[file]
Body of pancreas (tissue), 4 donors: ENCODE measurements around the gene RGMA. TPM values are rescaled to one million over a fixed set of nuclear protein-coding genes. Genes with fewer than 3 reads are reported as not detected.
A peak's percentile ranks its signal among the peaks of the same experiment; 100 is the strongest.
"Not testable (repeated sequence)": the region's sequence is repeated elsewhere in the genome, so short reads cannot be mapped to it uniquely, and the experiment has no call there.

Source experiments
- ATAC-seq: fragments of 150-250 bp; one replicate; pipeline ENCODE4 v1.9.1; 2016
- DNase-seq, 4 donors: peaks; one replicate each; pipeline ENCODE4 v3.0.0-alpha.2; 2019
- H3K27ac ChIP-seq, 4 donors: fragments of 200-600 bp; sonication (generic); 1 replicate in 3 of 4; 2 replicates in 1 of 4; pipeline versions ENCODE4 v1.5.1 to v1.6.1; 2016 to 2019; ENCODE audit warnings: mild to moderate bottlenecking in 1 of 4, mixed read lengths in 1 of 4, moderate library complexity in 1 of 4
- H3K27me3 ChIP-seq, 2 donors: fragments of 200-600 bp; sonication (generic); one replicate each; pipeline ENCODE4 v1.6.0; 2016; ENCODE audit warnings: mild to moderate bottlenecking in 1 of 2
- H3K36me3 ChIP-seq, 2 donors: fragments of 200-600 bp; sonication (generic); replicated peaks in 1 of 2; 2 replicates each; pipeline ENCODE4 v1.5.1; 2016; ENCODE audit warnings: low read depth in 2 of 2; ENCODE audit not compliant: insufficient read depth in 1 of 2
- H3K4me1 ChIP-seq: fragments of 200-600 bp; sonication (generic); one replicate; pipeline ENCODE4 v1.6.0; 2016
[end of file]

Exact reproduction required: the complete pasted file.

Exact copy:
Body of pancreas (tissue), 4 donors: ENCODE measurements around the gene RGMA. TPM values are rescaled to one million over a fixed set of nuclear protein-coding genes. Genes with fewer than 3 reads are reported as not detected.
A peak's percentile ranks its signal among the peaks of the same experiment; 100 is the strongest.
"Not testable (repeated sequence)": the region's sequence is repeated elsewhere in the genome, so short reads cannot be mapped to it uniquely, and the experiment has no call there.

Source experiments
- ATAC-seq: fragments of 150-250 bp; one replicate; pipeline ENCODE4 v1.9.1; 2016
- DNase-seq, 4 donors: peaks; one replicate each; pipeline ENCODE4 v3.0.0-alpha.2; 2019
- H3K27ac ChIP-seq, 4 donors: fragments of 200-600 bp; sonication (generic); 1 replicate in 3 of 4; 2 replicates in 1 of 4; pipeline versions ENCODE4 v1.5.1 to v1.6.1; 2016 to 2019; ENCODE audit warnings: mild to moderate bottlenecking in 1 of 4, mixed read lengths in 1 of 4, moderate library complexity in 1 of 4
- H3K27me3 ChIP-seq, 2 donors: fragments of 200-600 bp; sonication (generic); one replicate each; pipeline ENCODE4 v1.6.0; 2016; ENCODE audit warnings: mild to moderate bottlenecking in 1 of 2
- H3K36me3 ChIP-seq, 2 donors: fragments of 200-600 bp; sonication (generic); replicated peaks in 1 of 2; 2 replicates each; pipeline ENCODE4 v1.5.1; 2016; ENCODE audit warnings: low read depth in 2 of 2; ENCODE audit not compliant: insufficient read depth in 1 of 2
- H3K4me1 ChIP-seq: fragments of 200-600 bp; sonication (generic); one replicate; pipeline ENCODE4 v1.6.0; 2016